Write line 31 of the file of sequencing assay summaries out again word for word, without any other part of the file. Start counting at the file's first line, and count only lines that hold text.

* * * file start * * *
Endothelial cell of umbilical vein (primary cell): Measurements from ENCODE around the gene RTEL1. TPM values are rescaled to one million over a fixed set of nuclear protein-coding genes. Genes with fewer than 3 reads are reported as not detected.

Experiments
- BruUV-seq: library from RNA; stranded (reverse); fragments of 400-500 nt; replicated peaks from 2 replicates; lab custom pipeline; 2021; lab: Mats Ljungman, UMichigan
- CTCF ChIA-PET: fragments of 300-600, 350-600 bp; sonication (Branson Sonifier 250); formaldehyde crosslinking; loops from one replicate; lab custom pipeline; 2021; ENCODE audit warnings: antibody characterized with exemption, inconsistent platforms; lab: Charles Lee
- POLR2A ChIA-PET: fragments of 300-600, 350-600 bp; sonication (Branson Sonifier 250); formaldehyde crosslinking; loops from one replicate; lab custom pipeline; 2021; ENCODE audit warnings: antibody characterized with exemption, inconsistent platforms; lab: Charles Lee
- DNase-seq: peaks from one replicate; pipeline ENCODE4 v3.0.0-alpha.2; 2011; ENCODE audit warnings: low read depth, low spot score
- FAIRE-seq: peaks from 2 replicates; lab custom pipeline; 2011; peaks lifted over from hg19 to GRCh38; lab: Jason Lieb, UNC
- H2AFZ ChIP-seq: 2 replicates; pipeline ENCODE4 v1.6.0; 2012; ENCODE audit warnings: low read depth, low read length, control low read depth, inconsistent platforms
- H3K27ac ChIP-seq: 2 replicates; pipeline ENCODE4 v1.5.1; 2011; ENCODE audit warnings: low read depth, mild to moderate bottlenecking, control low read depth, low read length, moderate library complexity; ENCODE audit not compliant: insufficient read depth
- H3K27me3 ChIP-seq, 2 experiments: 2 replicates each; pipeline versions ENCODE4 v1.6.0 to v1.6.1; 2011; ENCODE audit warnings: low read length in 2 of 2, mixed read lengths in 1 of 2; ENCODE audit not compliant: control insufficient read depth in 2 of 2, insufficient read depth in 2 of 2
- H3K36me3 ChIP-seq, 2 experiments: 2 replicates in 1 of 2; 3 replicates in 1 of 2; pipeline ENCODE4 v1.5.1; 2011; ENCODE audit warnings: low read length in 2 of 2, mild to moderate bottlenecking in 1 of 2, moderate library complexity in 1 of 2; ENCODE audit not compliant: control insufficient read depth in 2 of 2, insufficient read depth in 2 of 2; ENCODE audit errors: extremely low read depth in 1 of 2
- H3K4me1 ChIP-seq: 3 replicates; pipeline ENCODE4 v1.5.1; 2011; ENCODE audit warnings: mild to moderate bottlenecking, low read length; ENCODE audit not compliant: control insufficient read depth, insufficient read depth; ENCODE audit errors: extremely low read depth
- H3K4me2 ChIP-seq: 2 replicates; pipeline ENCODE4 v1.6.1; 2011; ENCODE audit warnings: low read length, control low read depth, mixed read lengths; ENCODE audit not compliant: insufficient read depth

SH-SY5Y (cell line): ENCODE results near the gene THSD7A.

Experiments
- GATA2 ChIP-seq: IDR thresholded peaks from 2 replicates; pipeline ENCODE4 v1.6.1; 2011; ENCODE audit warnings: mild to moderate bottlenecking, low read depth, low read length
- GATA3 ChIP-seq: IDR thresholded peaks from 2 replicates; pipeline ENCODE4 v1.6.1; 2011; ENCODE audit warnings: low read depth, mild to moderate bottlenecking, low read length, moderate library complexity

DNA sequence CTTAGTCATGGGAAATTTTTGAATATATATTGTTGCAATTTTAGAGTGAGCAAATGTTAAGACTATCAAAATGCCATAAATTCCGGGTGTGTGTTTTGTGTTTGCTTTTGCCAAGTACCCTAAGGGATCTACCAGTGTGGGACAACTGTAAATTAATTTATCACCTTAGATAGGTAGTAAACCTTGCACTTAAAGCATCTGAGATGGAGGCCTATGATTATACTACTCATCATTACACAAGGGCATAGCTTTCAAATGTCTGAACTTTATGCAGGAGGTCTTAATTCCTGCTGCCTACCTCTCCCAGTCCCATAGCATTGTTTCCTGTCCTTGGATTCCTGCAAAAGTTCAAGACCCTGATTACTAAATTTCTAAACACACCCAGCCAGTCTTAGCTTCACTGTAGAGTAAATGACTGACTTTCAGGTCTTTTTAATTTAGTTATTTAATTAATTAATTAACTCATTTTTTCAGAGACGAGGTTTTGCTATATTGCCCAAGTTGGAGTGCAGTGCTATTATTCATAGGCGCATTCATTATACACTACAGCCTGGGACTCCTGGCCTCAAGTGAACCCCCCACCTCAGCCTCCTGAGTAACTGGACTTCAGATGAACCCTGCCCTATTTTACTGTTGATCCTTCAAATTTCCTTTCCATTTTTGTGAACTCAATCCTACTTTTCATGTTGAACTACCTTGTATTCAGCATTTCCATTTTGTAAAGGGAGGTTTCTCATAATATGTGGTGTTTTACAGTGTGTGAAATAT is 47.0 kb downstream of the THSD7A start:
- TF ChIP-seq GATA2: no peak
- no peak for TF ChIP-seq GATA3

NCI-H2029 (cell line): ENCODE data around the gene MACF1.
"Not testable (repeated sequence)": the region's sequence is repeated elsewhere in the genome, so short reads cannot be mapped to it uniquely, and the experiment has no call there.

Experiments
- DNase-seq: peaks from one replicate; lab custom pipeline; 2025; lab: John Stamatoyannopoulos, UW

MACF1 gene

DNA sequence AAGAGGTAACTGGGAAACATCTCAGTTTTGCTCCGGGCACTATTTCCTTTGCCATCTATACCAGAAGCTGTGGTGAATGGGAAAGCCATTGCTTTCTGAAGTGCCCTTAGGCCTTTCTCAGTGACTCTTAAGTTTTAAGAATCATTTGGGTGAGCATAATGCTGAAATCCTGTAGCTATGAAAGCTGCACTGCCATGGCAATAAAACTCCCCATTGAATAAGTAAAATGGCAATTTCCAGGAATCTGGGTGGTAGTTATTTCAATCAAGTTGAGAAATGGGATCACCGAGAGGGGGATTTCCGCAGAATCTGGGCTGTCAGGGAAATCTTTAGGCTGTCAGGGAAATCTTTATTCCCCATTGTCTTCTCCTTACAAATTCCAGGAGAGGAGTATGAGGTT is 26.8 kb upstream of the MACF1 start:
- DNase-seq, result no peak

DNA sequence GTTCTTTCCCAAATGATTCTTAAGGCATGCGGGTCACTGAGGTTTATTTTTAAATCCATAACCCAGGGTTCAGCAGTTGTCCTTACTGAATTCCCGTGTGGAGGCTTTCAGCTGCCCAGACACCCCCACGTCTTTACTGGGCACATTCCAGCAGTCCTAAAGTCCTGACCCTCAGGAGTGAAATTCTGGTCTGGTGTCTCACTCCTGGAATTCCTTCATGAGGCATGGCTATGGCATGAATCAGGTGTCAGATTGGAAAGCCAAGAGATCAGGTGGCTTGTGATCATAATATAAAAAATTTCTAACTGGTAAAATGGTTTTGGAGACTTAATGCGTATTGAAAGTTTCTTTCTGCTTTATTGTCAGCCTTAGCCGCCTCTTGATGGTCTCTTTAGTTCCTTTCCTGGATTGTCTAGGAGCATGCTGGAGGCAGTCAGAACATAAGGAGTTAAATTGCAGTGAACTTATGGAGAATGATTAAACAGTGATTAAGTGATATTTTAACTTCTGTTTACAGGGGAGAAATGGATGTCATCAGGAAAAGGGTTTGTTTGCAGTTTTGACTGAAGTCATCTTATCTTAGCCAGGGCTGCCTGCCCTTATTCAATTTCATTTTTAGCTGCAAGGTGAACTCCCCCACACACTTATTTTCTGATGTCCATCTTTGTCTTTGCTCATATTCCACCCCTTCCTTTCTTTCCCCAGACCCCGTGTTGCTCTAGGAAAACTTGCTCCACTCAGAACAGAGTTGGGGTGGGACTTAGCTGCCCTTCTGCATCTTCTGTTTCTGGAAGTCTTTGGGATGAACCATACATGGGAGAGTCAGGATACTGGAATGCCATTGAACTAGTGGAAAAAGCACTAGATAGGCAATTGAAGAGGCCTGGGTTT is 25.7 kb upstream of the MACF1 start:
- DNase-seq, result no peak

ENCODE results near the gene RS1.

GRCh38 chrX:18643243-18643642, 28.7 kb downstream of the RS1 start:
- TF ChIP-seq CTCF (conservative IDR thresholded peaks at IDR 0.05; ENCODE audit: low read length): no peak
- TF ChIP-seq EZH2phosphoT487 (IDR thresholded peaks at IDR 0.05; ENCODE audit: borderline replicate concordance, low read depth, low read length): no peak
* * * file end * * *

GRCh38 chrX:18643243-18643642, 28.7 kb downstream of the RS1 start: